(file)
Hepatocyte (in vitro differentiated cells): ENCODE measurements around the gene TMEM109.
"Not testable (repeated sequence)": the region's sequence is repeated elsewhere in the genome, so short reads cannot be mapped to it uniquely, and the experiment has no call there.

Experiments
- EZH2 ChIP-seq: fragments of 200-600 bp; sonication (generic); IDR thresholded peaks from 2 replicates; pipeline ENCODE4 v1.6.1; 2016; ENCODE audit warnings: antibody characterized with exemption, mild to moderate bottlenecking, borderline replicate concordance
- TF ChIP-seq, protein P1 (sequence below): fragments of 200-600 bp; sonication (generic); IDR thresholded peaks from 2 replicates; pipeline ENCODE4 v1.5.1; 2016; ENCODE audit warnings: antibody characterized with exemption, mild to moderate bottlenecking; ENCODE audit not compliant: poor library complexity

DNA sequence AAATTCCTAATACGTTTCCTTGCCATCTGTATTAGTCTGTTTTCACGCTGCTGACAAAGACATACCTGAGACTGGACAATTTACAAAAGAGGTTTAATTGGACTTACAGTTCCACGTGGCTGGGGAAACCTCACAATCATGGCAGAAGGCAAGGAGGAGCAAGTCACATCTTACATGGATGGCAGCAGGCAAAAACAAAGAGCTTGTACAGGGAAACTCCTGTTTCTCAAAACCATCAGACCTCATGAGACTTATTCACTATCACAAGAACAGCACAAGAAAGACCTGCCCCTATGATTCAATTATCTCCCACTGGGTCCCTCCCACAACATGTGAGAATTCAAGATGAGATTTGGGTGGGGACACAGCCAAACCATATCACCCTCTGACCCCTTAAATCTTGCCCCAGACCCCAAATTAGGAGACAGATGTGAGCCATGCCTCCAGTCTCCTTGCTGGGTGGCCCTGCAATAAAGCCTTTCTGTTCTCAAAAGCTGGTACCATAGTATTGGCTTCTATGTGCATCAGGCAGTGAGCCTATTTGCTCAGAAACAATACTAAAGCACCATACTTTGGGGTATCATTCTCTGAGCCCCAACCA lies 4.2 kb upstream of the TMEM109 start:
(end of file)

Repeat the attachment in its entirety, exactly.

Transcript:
Hepatocyte (in vitro differentiated cells): ENCODE measurements around the gene TMEM109.
"Not testable (repeated sequence)": the region's sequence is repeated elsewhere in the genome, so short reads cannot be mapped to it uniquely, and the experiment has no call there.

Experiments
- EZH2 ChIP-seq: fragments of 200-600 bp; sonication (generic); IDR thresholded peaks from 2 replicates; pipeline ENCODE4 v1.6.1; 2016; ENCODE audit warnings: antibody characterized with exemption, mild to moderate bottlenecking, borderline replicate concordance
- TF ChIP-seq, protein P1 (sequence below): fragments of 200-600 bp; sonication (generic); IDR thresholded peaks from 2 replicates; pipeline ENCODE4 v1.5.1; 2016; ENCODE audit warnings: antibody characterized with exemption, mild to moderate bottlenecking; ENCODE audit not compliant: poor library complexity

DNA sequence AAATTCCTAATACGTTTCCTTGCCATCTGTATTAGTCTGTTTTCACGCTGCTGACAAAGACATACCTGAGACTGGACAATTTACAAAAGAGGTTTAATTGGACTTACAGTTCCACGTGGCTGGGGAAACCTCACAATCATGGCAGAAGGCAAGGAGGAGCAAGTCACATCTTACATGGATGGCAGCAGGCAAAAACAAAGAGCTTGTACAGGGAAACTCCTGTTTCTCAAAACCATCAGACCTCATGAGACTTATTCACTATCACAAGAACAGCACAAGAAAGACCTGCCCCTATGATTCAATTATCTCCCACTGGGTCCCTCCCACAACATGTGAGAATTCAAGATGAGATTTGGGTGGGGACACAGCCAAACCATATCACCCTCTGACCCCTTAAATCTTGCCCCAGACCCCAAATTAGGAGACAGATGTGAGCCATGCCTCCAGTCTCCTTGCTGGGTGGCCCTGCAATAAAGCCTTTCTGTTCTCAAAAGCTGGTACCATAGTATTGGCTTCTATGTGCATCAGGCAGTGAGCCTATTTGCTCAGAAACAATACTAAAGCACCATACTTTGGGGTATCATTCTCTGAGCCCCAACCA lies 4.2 kb upstream of the TMEM109 start: